This market has evolved incredibly quickly, from its origins in zombie fund restructurings, into a best in class GP portfolio management tool. With that evolution has come an increasingly sophisticated tool set, ranging from relatively simple tenders to more structured strip sales and continuation funds.
Returns in more complex transactions are driven by structural levers you don’t have in traditional LP secondaries or in GP-led tenders, including a reset of GP economics and investment clock and in some cases new capital to support value creation in legacy assets.
For these transactions to be successful, they have to be a win-win-win for the selling LPs, the GP and the buyer. When the motivation of the GP is to provide a fully transparent option to LPs that want liquidity, while also seeking to maximise the long-term value of the legacy assets for rollover LPs and the new buyer, all constituents should benefit.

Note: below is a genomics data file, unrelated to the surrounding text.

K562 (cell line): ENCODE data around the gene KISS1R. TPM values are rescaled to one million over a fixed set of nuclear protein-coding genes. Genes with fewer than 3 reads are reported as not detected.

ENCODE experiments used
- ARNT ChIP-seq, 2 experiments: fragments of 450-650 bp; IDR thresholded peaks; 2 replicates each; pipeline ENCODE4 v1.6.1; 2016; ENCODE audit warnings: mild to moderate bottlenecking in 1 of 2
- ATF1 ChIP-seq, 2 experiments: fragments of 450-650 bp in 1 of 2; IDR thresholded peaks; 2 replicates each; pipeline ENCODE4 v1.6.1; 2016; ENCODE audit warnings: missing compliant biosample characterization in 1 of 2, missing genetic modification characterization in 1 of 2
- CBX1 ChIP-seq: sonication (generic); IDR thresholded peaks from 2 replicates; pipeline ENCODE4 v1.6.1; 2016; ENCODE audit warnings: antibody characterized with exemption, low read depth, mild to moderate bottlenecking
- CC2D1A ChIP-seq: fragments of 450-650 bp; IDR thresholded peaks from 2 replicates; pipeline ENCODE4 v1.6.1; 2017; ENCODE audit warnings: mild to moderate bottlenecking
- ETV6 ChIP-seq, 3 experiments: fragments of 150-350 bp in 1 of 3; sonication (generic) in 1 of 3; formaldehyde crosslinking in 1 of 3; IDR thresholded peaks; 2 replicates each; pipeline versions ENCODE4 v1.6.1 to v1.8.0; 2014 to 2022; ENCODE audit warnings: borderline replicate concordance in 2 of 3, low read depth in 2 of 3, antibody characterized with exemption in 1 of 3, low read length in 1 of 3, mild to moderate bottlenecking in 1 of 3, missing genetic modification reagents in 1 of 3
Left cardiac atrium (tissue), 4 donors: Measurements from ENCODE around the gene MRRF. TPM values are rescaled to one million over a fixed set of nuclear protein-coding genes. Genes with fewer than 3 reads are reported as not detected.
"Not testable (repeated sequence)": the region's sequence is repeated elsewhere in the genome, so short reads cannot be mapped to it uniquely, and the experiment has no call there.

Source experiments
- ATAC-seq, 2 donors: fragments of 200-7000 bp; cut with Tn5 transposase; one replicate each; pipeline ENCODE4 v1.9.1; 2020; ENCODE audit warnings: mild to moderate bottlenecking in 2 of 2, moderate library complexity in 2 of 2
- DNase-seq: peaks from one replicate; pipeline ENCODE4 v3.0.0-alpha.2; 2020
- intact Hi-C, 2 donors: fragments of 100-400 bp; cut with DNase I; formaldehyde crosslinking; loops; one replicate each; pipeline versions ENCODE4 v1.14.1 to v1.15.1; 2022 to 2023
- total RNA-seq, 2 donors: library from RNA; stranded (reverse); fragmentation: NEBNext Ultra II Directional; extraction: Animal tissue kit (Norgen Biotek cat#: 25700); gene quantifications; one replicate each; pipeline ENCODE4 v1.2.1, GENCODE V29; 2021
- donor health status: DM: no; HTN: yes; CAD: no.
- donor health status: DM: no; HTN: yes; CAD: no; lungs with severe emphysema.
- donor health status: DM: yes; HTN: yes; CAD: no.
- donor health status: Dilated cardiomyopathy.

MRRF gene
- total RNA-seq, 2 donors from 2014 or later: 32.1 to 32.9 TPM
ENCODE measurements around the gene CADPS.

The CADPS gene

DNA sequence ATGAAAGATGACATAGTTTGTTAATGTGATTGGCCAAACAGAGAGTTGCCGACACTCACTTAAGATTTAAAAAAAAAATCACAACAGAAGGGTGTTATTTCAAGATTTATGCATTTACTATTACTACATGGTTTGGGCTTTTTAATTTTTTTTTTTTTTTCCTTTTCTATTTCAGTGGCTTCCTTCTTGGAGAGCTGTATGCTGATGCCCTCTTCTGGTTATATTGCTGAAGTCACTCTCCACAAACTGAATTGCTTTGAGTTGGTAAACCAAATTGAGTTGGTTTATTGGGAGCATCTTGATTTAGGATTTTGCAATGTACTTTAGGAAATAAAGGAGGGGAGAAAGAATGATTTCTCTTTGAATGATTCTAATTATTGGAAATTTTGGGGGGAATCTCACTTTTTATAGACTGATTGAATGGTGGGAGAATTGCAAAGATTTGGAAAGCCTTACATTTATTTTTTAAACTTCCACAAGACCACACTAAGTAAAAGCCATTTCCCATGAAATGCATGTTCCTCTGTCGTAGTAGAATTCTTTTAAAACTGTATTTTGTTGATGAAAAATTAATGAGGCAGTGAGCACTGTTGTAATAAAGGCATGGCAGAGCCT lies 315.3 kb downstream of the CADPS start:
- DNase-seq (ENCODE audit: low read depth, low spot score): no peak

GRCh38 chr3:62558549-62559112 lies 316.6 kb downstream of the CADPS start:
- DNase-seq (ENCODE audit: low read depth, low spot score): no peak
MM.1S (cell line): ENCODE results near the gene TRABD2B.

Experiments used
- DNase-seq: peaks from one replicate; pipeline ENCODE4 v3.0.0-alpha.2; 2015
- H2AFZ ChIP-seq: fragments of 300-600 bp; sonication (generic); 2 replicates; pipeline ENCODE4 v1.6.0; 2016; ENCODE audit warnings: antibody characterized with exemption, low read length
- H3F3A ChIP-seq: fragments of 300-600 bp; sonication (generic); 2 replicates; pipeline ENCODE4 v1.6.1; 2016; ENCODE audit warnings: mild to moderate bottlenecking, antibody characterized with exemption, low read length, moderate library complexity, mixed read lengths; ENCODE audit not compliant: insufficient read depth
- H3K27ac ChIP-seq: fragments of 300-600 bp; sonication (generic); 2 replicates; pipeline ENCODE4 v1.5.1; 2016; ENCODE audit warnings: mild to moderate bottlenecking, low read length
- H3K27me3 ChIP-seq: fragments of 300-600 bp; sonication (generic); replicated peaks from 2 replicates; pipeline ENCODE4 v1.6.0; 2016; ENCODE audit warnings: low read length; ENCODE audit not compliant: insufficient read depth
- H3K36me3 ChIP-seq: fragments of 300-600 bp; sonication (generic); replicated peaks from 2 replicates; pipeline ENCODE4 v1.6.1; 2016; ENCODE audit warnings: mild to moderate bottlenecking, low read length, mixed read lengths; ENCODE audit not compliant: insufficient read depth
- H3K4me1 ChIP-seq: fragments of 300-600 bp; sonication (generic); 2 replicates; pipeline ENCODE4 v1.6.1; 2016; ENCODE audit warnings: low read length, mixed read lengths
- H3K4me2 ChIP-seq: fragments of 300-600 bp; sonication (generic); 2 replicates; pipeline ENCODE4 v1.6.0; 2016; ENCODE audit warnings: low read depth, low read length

As we head into the next downturn, what challenges face secondaries buyers?
For secondary buyers, uniquely, a correction can be a blessing and a challenge. On the buyside, increased volatility, lower net inflows and longer duration have historically created more motivated selling and better pricing.
The challenge is in our legacy portfolios. One factor that drives secondary returns is by buying these assets later in their life, the market is underwriting a shorter duration.
In a recession you may hit a 6-18 month period where there isn’t a lot of liquidity, and the duration of the underlyings gets pushed out. In general, those are periods without a lot of economic growth, so the underlyings aren’t accreting a whole lot of value. For a secondaries investor who is probably underwriting a three or four-year duration, a 6-18 month extension can have a material impact on IRR, although typically not as large an impact on multiple of capital.